I’m not yet convinced that it’s a cake walk for Cuomo but assuming he’s the guy, he has the job of not just reforming the state budget but also the 700-some state authorities. Just look at what happens when you try to take the plums away from ORDA or the courts force change on the Hudson Black River Regulating District.

  10. scratchy says:

    We certainly don’t need another governor like Rockefeller.
    State spending went from 2.04 billion in 1959-60 to $8.8 billion in his last year, 1973-74. “Rockefeller sought and obtained eight tax increases during his fifteen years in office.

    http://en.wikipedia.org/wiki/Nelson_Rockefeller#.E2.80.9CModerate_Republican.E2.80.9D

  11. Bret4207 says:

    I find it hard to believe that Cuomo Jr. would be any different than any other NYC liberal in fiscal or regulatory terms. More of the same will not fix our issues, tax and spend or tax and borrow will just aggravate problem.

    In truth, I go with my gut and Jr. just has that same slimy, nasty look that Spitzer had. Of course Lazio is much the same, so whats the choice?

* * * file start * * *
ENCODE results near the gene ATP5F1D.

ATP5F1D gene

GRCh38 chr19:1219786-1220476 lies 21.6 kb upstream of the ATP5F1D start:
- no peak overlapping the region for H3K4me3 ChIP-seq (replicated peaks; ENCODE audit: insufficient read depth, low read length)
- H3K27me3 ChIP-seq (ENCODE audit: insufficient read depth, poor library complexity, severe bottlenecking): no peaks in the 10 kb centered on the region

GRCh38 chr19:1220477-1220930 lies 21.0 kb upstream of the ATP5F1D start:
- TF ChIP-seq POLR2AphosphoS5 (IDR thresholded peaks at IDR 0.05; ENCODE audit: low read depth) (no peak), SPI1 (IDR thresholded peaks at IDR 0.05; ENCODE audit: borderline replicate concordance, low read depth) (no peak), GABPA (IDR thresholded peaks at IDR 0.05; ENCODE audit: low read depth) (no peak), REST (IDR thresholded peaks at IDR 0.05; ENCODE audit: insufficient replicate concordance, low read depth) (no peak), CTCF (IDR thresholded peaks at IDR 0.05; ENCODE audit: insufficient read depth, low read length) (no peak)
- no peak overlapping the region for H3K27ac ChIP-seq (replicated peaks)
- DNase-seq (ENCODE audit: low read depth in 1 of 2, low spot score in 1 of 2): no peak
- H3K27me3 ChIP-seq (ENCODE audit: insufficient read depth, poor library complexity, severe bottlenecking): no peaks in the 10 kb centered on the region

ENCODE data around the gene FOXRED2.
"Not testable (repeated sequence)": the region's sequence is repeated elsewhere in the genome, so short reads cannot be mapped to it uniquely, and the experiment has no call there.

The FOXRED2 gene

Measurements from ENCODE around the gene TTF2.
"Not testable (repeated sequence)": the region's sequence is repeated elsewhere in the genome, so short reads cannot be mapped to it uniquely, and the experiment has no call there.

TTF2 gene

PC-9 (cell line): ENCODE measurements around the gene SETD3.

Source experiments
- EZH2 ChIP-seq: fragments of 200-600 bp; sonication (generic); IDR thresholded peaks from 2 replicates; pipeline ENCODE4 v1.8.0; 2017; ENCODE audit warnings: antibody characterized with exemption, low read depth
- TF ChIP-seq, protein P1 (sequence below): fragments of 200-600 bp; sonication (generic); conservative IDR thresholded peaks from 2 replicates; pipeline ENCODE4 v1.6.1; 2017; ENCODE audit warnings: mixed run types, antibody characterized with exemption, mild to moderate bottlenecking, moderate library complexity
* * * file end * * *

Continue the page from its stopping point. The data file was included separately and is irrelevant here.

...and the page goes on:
12. anon says:

    “Poor Paterson. At least he’s trying…” Seriously???
    Please. I can’t figure out the efforts of many people on this blog to make Paterson look like some kind of tragic hero.
    He was lazy, rarely deigning to work after 4 p.m., never missing a chance to take a vacation, and spending what ever was left of his tiny political capital tocover for a friend who appears to like to beat up girls. And he couldn’t even do that competently.
    Why do you think the legislature is utterly unafraid of him, to the point of completely ignoring him? They know he’s even more unprepared, lazy and inept than they are.
    Oh, and those conservative principles? I see today where he’s decided to reverse field on his big anti-spending stand, shutting down the state parks (which incidentally saves almost nothing, but it’s symbolic of all the sacrifices we need to make, and symbolism is more important than reality.)
    He said he didn’t want the office of governor, and his whole disastrous tenure has proven it. He’s also proven that there are Democrats who can be less interested in governing than W.
    That’s quite an achievement.

  13. knuckleheadedliberal says: